War of the Red Planet
The body fell to the ground, stirring up the dust and coloring everything around it a dull rust-colored red. The red dirt mixed with the blood, creating a river of liquid rust that flowed away from Nathan’s kill. Just another day in the fight. Just another day on this great planet. He sometimes wished he knew what this was all about, why the fought, why he was killing people he knew deep down were family. Even if his Grandfather didn’t want to admit it.
“He is not my brother, he is a traitor, and his entire line must die.” He’d said the words with such a conviction, that Nathan had never second guessed it. A traitor. How could someone turn on their own brother? What had been so bad?
He looked at the body, it hadn’t moved, but he wanted to be safe. He raised the gun again, a long barreled rifle with a silencer at the end, and a blind to cover the muzzle flash. It was war after all, not right to give away your location. He pulled the trigger, a low pfft sound left the gun, and it kicked back comfortably into his shoulder. This weapon was no longer some unruly beast he had to tame, but an extension of his own body. He knew where the bullet would land long before sighting up the target. He knew, because he felt it. He felt the bullets in the magazine, he felt the slide when it chambered each round, and he felt the feeling of sweet release when he let one exit the casing, slide down the long, straight barrel, and explode out the end towards his target.
He didn’t know the target’s name, just his face. He’d seen it a thousand times before. The hit would come up, “Copeland Family – Head Of Security.” The face would be attached to a dollar amount, and a list of potential locations. Nathan would exit the Zunder family hall, rifle in hand, find a vantage point and line up his shot. To keep things interesting, he used multiple scopes. He would randomly choose one, figure out the range it afforded, and pick his vantage point accordingly.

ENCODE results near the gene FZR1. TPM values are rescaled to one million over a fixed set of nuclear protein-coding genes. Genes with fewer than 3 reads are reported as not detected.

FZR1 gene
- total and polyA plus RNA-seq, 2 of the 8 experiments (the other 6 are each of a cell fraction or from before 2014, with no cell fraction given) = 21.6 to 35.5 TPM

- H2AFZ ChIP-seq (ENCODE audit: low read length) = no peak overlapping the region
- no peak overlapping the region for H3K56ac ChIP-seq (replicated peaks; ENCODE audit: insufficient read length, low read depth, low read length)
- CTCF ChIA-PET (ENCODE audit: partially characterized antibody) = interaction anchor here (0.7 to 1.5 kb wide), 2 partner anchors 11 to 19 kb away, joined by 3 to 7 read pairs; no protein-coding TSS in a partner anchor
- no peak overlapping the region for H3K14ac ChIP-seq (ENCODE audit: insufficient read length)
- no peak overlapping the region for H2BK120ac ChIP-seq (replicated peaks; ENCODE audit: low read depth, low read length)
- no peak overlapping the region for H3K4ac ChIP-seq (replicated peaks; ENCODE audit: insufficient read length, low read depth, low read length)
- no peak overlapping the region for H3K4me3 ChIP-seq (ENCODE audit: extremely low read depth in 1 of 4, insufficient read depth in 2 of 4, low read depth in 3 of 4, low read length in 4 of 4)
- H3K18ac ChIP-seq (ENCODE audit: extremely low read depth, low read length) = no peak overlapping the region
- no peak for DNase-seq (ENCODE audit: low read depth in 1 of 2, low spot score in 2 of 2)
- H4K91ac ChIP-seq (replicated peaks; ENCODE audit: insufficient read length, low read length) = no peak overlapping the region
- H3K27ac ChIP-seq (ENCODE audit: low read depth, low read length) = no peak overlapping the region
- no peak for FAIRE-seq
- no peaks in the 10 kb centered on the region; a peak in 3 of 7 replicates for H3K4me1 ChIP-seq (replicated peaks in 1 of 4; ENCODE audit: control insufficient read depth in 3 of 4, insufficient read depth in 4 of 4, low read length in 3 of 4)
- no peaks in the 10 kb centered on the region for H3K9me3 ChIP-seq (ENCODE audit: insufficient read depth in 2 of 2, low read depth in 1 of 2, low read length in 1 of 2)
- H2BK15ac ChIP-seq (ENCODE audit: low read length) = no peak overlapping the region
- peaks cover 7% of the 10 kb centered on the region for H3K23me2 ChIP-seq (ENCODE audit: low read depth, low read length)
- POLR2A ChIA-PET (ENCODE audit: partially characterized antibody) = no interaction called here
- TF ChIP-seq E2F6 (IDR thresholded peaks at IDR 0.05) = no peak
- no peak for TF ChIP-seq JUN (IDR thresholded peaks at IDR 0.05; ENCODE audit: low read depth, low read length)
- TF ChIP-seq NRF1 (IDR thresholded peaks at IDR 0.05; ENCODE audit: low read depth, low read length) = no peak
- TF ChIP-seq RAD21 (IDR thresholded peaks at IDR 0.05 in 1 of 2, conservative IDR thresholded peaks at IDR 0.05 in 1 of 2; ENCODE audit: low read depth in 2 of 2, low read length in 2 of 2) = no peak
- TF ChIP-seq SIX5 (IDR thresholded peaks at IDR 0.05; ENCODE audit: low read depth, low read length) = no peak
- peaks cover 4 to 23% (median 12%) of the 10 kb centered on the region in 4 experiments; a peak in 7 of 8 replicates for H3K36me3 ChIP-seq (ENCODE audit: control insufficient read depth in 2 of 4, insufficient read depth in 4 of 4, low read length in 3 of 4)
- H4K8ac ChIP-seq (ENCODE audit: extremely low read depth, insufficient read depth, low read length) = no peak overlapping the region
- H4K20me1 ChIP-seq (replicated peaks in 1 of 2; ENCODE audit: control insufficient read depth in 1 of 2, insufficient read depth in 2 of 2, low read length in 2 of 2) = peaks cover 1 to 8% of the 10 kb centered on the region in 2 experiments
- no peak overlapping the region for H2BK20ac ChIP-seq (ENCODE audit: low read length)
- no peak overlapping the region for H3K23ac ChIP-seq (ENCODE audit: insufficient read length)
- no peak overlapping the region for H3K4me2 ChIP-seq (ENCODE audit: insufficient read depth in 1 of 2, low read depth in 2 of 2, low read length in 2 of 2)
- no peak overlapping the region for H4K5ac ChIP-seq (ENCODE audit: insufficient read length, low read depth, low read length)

Today it was a mile. One mile of range, the hardest shot to pull off. At a mile you have to worry about such awkward physics as the arch of Mars. You have to worry about sudden dust storms, or potential magnetic pockets in the area over the shot range, and you have to correct for all of these. But, Nathan Zunder wasn’t any killer, he was the grandson of the family founder, the head of his military, and highest scoring sniper the family had ever seen. So something as minor as the curve of the planet wasn’t going to stop him, and as the second bullet lodged into the already dead skull of his target, he knew his contract was complete.
The greenhouse had afforded him cover, though he could have shot from here with bells on and not aroused suspicion. He was, after all, sitting in the Zunder family greenhouse. One of the many, actually. It was difficult breathing outside, but in here? In the bubble? He closed the hatch that just moments before had allowed his bullet to slide through it, through the air, over multiple magnetic sinks, around the curve of Mars, and directly between the eyes of his contract. He could see a storm coming in, and he didn’t want to flood the greenhouse with the oxidized dust.
Nathan didn’t like killing, didn’t want to keep doing it. He loved his family though, so he did. He shot daily, each time taking out a target, taking down a man. Family. Blood. Relatives. What the hell am I doing?
He looked at his hands. The dust from outside had been creeping into the greenhouse for a while, and his hands were stained red with it, as was his weapon. That’s gonna be a bitch to clean. Nonchalant. Nothing to see here, nothing wrong with a man with red hands and a black soul. Nothing to worry about when you let a serial killer into your life, not when that serial killer is sanctioned by the military. The hypocrisy bemused him. Wasn’t this exactly what he was killing them for? He’d long forgotten why they were at war. These days it boiled down to you kill mine, I kill yours, so you kill mine again. Rinse, repeat, let’s go home everyone, nothing to see here, just men killing each other every night for the hell of it. For the men in the suits at home who keep telling you that it’s ok, because they are traitors to their blood, traitors to their family, and they deserve it.